Why have we never been back to the moon?

July 8th, 2009
Were the Apollo missions the end of the future? A new book by an academic at the University of Leicester explores the cultural implications of the first Apollo moon landing, which has its 40th anniversary on July 20th. Space Travel and Culture: From Apollo to Space Tourism edited by David Bell and Martin Parker contains essays which look back on the last forty years of NASA, and the Soviet space programme.

Parker, a Professor of Culture and Organization at Leicester’s School of Management, believes that Armstrong and Aldrin walking on the moon marked the end of the age of industry. ‘The Apollo programme grew from a sense that all problems could be solved with big science and technology. But when the last mission left the surface of the moon in 1972, the USA was mired in Vietnam and Watergate.’

Even now, the moon missions were the most complex projects ever undertaken. For eight years, over 400 thousand people working for 20 thousand different organizations worked towards a single goal. Armstrong and Aldrin may have only spent two hours walking on the moon, but the cultural impact of the programme was huge. Across the world, visions of a science fiction future became common in art, architecture, food, music, clothing, domestic design and so on. ‘Ordinary people believed that they would go to work in rocket boots, and that their children might work on Mars. This was the space age, an age where nothing was impossible, apart from the idea that everything was going to stay the same’ said David Bell, a lecturer in geography at the University of Leeds.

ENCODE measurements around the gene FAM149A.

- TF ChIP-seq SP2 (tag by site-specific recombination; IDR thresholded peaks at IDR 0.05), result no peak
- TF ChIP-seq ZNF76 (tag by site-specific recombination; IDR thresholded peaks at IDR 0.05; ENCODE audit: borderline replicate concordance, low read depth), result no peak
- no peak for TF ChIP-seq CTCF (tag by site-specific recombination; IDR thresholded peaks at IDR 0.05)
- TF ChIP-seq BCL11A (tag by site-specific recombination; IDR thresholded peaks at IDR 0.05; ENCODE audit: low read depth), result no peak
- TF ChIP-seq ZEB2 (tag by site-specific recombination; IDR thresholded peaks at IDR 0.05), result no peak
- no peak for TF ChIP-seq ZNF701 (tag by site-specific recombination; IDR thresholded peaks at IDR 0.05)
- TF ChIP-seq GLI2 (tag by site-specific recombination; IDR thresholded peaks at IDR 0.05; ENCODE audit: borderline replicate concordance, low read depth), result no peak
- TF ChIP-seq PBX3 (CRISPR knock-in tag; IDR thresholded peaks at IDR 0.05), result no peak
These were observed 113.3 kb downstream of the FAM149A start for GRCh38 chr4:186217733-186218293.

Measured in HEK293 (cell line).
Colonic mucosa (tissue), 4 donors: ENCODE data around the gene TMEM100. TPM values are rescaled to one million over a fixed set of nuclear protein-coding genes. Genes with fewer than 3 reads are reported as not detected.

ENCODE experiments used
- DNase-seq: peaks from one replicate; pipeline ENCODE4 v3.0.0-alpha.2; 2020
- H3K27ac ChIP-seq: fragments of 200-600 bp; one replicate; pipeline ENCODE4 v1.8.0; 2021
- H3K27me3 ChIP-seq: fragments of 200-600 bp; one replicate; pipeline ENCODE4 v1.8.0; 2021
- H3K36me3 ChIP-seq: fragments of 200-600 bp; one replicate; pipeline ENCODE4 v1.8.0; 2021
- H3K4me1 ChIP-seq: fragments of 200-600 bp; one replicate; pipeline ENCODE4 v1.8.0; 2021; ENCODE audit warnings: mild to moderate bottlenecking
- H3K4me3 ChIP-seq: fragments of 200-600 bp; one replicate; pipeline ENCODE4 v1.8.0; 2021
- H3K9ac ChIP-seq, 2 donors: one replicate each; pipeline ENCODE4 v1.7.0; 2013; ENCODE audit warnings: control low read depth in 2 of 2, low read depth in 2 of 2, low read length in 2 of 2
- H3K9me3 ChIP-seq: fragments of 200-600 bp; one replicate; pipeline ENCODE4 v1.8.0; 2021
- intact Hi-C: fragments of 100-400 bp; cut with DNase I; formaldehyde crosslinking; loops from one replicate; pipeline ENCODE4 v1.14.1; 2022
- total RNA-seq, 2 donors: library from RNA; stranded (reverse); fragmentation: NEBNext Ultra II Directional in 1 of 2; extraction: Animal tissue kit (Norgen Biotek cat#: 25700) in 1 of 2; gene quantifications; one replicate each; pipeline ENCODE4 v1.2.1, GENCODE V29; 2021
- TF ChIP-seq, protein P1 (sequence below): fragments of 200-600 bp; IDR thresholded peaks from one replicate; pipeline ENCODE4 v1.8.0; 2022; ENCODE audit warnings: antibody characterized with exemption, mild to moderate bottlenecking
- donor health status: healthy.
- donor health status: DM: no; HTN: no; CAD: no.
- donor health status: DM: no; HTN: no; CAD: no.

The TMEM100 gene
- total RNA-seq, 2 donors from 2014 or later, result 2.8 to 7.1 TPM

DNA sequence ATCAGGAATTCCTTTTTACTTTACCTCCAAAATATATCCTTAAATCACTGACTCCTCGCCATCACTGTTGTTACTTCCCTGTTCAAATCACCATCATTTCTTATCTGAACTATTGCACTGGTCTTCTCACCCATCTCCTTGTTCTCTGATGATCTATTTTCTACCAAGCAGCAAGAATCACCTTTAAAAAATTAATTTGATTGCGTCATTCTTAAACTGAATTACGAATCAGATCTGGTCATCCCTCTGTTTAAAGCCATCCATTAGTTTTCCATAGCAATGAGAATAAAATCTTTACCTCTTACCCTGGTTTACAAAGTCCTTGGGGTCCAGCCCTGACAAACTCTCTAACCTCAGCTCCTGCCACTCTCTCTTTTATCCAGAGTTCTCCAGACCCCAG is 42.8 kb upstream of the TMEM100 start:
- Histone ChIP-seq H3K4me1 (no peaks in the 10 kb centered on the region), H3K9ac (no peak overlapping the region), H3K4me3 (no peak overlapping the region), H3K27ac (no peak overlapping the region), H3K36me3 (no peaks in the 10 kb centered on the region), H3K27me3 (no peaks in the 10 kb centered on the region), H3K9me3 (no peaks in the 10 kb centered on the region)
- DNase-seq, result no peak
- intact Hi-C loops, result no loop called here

But everything did stay the same. Forty years later, technology is small, not big, and the problems of the Earth have not been solved by space food pills or colonies on other planets. The space shuttles are soon to be retired, and the International Space Station just goes round in circles, going nowhere. Though the USA has announced a programme to make a moon landing by 2020, progress is painfully slow and it is more likely that the Indian or Chinese space programmes will get there first. Or perhaps even the private sector. Virgin Galactic, Richard Branson’s latest venture, has plans to fly the super-rich to the edge of space for five minutes in a few years time.

The book contains a series of chapters on such odd topics as the importance of the checklist, the archaeology of space travel and the importance of the astronauts’ wives. ‘The fortieth anniversary is a bitter-sweet moment’ said Parker. ‘We can celebrate the amazing achievement, and wonder about that bit of the future that leaked into our past. But we can also mourn the end of the space age, and wonder why, if we could put a man on the moon forty years ago, we can’t solve the problems of the earth now.’

Source: University of Leicester

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